In early America, barns were often built in a circular shape- Lexington, KY still has a famous “Round Barn” next to their historic racetrack, where charity auctions, and special events (like square dances, which ironically seem especially amenible to round spaces) are held. What is often forgotten is that the roundness of these barns was not an architectural feature meant to maximize storage or minimize the use of materials, but rather a literal means of keeping the Devil from hiding in a corner.
Hundreds of years later, “the Devil” has, for most of society, long changed from a real being to a metaphorical concept, but corners to hide in are becoming harder and harder to find. The world now could desperately use some neutral corners, but they are being systematically eliminated. (A college ‘safe space’ most certainly does not count- it is fully politicized and is only safe for one set of viewpoints.) After the 9/11 attacks, George W. Bush famously stated (without too much blowback, given the hyper-patriotic environment that followed the attacks for six months or so), “you’re either with us, or you’re against us.” That philosophy, of removing the potential for neutrality- which implies nuance and ambiguity- has now come to encompass almost every aspect of society. Today, visibly symbolic and binary choices have to made everywhere: you stand for the anthem and you’re a reactionary racist who supports police brutality and white privilege; you kneel for it and you’re an unpatriotic spoiled brat who doesn’t respect the flag. This is just the most recent example, but the trend is pervasive: if you hold numerous, conflicting opinions, you’re worse than useless: you’re in the way.
This lack of neutral corners comes at a price. The idea that “The Personal is Political,” first popularized in 1969 in an article by feminist Carol Hanisch, was no doubt incisive and important, but the idea now encompasses far more than it was intended to. In our current, unavoidably interconnected world, turbocharged by the internet, we instantly sum people up by if they’re on ‘our side’ or ‘the other side’, and we are quick to judge them accordingly.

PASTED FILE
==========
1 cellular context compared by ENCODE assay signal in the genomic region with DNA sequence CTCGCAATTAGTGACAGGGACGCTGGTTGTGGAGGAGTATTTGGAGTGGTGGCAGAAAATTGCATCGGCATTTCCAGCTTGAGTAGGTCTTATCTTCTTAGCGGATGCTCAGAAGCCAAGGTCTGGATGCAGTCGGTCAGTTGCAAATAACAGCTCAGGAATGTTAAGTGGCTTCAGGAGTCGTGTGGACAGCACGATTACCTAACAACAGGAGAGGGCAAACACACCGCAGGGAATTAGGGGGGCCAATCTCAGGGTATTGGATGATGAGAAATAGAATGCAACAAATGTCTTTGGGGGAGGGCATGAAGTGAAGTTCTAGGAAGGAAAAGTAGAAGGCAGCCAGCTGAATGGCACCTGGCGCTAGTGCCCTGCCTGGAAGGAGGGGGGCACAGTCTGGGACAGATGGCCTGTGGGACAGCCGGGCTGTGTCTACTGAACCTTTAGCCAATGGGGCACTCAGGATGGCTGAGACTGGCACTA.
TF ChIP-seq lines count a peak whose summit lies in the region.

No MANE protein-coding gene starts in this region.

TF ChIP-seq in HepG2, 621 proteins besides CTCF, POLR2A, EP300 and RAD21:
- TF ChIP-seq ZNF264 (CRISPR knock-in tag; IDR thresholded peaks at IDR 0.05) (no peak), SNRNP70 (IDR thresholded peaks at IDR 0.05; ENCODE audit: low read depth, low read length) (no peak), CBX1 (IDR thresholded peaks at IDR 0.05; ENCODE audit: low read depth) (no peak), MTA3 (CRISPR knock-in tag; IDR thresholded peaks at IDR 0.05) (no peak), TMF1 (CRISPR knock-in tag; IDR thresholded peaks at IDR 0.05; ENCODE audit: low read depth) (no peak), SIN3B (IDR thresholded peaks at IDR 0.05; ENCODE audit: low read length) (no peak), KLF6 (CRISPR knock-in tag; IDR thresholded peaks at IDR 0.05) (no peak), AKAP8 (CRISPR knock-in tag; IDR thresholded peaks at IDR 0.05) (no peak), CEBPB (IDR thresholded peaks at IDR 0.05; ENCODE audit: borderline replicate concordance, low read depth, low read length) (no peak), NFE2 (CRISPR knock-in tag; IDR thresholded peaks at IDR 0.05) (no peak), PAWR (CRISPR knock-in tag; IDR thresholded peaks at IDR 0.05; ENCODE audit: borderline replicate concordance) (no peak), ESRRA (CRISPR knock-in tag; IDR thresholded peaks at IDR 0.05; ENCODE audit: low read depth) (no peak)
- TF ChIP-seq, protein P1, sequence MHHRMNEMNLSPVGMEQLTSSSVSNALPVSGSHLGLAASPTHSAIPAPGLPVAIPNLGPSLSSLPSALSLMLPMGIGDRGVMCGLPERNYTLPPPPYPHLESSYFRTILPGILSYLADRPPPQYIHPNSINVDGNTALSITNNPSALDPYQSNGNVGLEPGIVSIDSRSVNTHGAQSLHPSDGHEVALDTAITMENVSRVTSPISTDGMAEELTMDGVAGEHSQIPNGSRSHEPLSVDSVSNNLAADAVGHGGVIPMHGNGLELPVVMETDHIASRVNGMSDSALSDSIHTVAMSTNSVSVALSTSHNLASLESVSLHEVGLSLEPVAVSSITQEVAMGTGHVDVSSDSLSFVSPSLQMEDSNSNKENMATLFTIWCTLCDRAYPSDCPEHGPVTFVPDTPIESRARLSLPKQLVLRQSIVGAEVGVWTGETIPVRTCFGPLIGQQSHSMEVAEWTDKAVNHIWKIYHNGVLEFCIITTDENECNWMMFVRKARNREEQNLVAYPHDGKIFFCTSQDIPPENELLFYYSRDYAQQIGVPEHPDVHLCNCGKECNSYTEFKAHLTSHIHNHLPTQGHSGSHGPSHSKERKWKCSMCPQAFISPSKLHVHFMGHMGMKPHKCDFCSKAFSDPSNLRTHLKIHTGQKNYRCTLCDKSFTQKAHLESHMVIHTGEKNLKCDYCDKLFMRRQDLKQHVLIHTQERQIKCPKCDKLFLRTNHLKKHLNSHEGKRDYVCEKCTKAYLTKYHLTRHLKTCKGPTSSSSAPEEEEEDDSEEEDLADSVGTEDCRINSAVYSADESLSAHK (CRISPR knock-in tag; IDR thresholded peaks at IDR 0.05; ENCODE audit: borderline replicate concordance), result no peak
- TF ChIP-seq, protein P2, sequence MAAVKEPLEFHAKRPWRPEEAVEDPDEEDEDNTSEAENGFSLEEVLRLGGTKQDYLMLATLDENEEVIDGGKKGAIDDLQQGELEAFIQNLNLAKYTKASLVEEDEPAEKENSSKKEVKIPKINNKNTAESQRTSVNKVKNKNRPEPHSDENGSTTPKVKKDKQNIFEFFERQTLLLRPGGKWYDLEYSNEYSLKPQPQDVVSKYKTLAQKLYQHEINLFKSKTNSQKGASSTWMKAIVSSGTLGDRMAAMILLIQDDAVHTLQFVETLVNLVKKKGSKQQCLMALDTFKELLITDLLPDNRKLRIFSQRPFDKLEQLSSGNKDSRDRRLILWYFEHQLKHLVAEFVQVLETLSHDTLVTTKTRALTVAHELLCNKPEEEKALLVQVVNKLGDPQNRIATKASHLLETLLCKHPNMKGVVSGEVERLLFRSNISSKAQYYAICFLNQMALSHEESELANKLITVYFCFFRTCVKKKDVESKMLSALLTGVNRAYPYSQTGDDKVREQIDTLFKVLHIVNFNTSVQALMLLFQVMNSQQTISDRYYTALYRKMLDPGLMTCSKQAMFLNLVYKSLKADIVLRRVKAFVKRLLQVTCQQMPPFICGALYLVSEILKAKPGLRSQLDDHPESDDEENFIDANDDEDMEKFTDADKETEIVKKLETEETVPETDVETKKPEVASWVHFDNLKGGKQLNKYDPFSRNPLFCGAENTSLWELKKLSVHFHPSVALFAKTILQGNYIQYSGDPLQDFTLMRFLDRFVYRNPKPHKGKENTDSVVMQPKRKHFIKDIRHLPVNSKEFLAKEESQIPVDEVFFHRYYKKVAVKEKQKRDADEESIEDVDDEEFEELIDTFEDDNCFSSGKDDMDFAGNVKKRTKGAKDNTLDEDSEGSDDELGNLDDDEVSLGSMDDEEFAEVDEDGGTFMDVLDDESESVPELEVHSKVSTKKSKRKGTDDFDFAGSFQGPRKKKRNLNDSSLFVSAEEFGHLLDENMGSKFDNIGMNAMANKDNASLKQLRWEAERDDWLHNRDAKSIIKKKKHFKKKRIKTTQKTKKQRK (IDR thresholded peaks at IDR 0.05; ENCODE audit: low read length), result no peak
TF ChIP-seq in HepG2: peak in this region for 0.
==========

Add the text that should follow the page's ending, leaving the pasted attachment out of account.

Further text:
The same can be true of music- its genres- in what they stand for as much as what they are. a A CBS legal executive was fired after one particularly misguided response to the Las Vegas massacre, posting to social media that she was “not sympathetic [to the LV shooting victims] bc [sic] country music fans often are Republican gun toters”. Putting aside for a minute the question of if people should be fired for the visceral reactions they post on social media, think how common that kind of reaction is- at least internally. Millions of years of evolution have left us with a meme for quickly separating “us” from “them” because thinking that way was highly efficient and advantageous for a long time. But it doesn’t work very well in today’s world, and it’s particularly sad to see it being applied to music.
One of the wonders of music is its mystery: how can this combination of certain lengths of sound waves move us so magically? When combined with lyrics, how does it elevate otherwise commonplace words? It is this mystery that the late Oliver Sachs explored in his loving and fascinating Musicophilia: Tales of Music and the Brain. It’s a mystery that can be examined but (luckily) never entirely explained. I don’t know all that much about country music, but I do know enough not to dismiss it. There’s more to country music than men singing about their pickup trucks, dogs, and guns, and there’s more to its fans than mere political affiliations. In an era where songs-as-stories have become more rare, country has largely preserved this tradition, and that’s to be applauded.
If there are to be any neutral corners left, music should be one of them. Before we decide to categorize it, analyze it, label it, and turn it into merely another way of identifying its followers as ‘one of us’ or ‘one of them’, let’s give it a chance to be itself. Instead of just trying to get something out of it, let’s allow music to sit still for a while- until it reaches out and gives something to us.